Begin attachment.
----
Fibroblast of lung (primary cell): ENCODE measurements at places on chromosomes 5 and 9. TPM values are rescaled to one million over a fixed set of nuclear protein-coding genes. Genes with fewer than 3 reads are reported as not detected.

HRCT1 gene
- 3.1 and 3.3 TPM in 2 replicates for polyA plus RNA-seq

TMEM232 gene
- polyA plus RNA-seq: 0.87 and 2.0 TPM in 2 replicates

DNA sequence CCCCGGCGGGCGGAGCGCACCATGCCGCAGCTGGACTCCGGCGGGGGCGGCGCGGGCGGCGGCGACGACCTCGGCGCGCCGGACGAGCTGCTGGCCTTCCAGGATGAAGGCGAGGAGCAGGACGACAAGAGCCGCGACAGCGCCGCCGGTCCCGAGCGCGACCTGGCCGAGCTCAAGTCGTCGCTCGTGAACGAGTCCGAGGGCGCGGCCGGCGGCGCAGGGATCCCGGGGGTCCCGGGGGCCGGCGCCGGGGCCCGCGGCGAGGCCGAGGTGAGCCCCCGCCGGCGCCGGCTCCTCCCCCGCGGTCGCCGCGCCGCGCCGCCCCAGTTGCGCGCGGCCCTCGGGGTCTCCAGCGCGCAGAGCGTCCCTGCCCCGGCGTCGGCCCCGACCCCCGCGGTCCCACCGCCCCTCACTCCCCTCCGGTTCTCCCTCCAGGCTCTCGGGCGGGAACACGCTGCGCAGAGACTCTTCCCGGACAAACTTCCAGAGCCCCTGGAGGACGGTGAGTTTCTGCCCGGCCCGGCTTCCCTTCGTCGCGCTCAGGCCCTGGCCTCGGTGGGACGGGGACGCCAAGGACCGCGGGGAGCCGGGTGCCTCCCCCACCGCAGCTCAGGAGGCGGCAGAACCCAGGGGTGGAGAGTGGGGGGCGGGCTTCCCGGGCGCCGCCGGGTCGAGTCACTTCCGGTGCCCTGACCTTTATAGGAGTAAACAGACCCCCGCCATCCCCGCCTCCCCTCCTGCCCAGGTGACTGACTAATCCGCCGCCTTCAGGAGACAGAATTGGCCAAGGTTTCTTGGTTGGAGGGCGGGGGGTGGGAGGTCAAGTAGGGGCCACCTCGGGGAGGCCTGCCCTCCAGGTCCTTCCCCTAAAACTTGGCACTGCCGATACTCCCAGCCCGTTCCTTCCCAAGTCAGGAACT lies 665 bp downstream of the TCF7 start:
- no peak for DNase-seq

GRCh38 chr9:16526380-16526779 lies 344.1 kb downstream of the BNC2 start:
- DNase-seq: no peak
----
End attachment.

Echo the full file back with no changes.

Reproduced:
Fibroblast of lung (primary cell): ENCODE measurements at places on chromosomes 5 and 9. TPM values are rescaled to one million over a fixed set of nuclear protein-coding genes. Genes with fewer than 3 reads are reported as not detected.

HRCT1 gene
- 3.1 and 3.3 TPM in 2 replicates for polyA plus RNA-seq

TMEM232 gene
- polyA plus RNA-seq: 0.87 and 2.0 TPM in 2 replicates

DNA sequence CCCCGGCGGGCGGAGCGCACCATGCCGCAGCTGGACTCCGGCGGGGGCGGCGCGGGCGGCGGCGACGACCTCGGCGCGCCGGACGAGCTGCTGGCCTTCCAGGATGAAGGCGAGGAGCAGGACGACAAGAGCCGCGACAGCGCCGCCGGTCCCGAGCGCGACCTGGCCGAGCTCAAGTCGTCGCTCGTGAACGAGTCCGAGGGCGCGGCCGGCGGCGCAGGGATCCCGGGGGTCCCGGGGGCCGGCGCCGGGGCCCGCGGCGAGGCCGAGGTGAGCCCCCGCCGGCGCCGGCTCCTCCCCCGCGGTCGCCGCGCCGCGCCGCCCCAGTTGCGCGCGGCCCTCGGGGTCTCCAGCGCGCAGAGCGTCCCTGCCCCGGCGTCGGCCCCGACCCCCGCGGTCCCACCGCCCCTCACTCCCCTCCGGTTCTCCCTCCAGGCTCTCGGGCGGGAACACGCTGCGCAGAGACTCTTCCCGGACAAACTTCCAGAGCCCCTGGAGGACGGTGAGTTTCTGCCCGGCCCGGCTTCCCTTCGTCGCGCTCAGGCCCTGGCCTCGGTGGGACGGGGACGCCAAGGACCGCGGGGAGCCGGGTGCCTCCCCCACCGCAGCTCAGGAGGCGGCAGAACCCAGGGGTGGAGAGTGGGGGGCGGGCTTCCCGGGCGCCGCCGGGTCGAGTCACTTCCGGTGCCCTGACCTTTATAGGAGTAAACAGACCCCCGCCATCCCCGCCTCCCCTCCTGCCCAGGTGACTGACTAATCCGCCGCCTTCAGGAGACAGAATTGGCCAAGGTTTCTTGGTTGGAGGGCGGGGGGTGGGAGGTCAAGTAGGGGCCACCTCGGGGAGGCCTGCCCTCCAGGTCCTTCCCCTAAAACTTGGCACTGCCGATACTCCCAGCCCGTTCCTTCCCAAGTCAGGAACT lies 665 bp downstream of the TCF7 start:
- no peak for DNase-seq

GRCh38 chr9:16526380-16526779 lies 344.1 kb downstream of the BNC2 start:
- DNase-seq: no peak